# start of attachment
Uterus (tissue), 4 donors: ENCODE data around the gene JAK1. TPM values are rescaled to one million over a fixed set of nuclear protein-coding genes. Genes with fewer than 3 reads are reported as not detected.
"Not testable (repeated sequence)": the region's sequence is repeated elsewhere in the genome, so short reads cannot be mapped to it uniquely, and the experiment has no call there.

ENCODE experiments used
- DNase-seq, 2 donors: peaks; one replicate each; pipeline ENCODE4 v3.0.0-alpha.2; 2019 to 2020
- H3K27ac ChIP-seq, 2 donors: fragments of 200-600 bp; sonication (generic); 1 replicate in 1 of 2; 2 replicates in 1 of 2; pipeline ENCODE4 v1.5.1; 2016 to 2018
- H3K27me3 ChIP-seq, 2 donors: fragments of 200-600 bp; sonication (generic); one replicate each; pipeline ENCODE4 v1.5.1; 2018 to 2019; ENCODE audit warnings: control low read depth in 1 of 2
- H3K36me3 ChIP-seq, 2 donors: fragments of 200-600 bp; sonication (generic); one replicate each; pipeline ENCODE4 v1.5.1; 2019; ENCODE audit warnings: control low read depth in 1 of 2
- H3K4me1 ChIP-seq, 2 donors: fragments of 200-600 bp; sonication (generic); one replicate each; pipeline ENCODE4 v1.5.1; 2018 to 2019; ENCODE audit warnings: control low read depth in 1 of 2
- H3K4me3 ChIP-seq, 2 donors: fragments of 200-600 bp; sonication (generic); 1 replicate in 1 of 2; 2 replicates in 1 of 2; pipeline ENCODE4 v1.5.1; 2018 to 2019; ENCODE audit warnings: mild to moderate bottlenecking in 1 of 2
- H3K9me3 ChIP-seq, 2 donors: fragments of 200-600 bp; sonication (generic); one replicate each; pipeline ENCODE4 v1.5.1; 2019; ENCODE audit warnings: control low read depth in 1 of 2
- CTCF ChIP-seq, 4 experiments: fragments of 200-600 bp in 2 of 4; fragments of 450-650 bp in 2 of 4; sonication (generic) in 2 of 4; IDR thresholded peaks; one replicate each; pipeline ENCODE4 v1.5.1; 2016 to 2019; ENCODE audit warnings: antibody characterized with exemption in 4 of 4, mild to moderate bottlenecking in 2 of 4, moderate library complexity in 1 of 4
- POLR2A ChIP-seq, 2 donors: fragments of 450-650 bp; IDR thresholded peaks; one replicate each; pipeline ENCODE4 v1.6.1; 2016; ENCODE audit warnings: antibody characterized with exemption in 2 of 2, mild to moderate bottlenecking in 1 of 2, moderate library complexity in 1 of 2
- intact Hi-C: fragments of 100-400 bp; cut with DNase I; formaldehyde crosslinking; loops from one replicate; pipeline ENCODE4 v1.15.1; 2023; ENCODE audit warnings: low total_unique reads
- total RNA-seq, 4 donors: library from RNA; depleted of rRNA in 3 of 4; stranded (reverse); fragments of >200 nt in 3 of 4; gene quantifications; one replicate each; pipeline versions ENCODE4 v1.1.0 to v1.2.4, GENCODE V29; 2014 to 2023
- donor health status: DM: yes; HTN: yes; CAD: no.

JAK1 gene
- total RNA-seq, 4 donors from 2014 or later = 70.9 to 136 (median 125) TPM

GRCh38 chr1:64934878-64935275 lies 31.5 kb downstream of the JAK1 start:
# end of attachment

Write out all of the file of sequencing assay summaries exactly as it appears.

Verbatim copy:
Uterus (tissue), 4 donors: ENCODE data around the gene JAK1. TPM values are rescaled to one million over a fixed set of nuclear protein-coding genes. Genes with fewer than 3 reads are reported as not detected.
"Not testable (repeated sequence)": the region's sequence is repeated elsewhere in the genome, so short reads cannot be mapped to it uniquely, and the experiment has no call there.

ENCODE experiments used
- DNase-seq, 2 donors: peaks; one replicate each; pipeline ENCODE4 v3.0.0-alpha.2; 2019 to 2020
- H3K27ac ChIP-seq, 2 donors: fragments of 200-600 bp; sonication (generic); 1 replicate in 1 of 2; 2 replicates in 1 of 2; pipeline ENCODE4 v1.5.1; 2016 to 2018
- H3K27me3 ChIP-seq, 2 donors: fragments of 200-600 bp; sonication (generic); one replicate each; pipeline ENCODE4 v1.5.1; 2018 to 2019; ENCODE audit warnings: control low read depth in 1 of 2
- H3K36me3 ChIP-seq, 2 donors: fragments of 200-600 bp; sonication (generic); one replicate each; pipeline ENCODE4 v1.5.1; 2019; ENCODE audit warnings: control low read depth in 1 of 2
- H3K4me1 ChIP-seq, 2 donors: fragments of 200-600 bp; sonication (generic); one replicate each; pipeline ENCODE4 v1.5.1; 2018 to 2019; ENCODE audit warnings: control low read depth in 1 of 2
- H3K4me3 ChIP-seq, 2 donors: fragments of 200-600 bp; sonication (generic); 1 replicate in 1 of 2; 2 replicates in 1 of 2; pipeline ENCODE4 v1.5.1; 2018 to 2019; ENCODE audit warnings: mild to moderate bottlenecking in 1 of 2
- H3K9me3 ChIP-seq, 2 donors: fragments of 200-600 bp; sonication (generic); one replicate each; pipeline ENCODE4 v1.5.1; 2019; ENCODE audit warnings: control low read depth in 1 of 2
- CTCF ChIP-seq, 4 experiments: fragments of 200-600 bp in 2 of 4; fragments of 450-650 bp in 2 of 4; sonication (generic) in 2 of 4; IDR thresholded peaks; one replicate each; pipeline ENCODE4 v1.5.1; 2016 to 2019; ENCODE audit warnings: antibody characterized with exemption in 4 of 4, mild to moderate bottlenecking in 2 of 4, moderate library complexity in 1 of 4
- POLR2A ChIP-seq, 2 donors: fragments of 450-650 bp; IDR thresholded peaks; one replicate each; pipeline ENCODE4 v1.6.1; 2016; ENCODE audit warnings: antibody characterized with exemption in 2 of 2, mild to moderate bottlenecking in 1 of 2, moderate library complexity in 1 of 2
- intact Hi-C: fragments of 100-400 bp; cut with DNase I; formaldehyde crosslinking; loops from one replicate; pipeline ENCODE4 v1.15.1; 2023; ENCODE audit warnings: low total_unique reads
- total RNA-seq, 4 donors: library from RNA; depleted of rRNA in 3 of 4; stranded (reverse); fragments of >200 nt in 3 of 4; gene quantifications; one replicate each; pipeline versions ENCODE4 v1.1.0 to v1.2.4, GENCODE V29; 2014 to 2023
- donor health status: DM: yes; HTN: yes; CAD: no.

JAK1 gene
- total RNA-seq, 4 donors from 2014 or later = 70.9 to 136 (median 125) TPM

GRCh38 chr1:64934878-64935275 lies 31.5 kb downstream of the JAK1 start: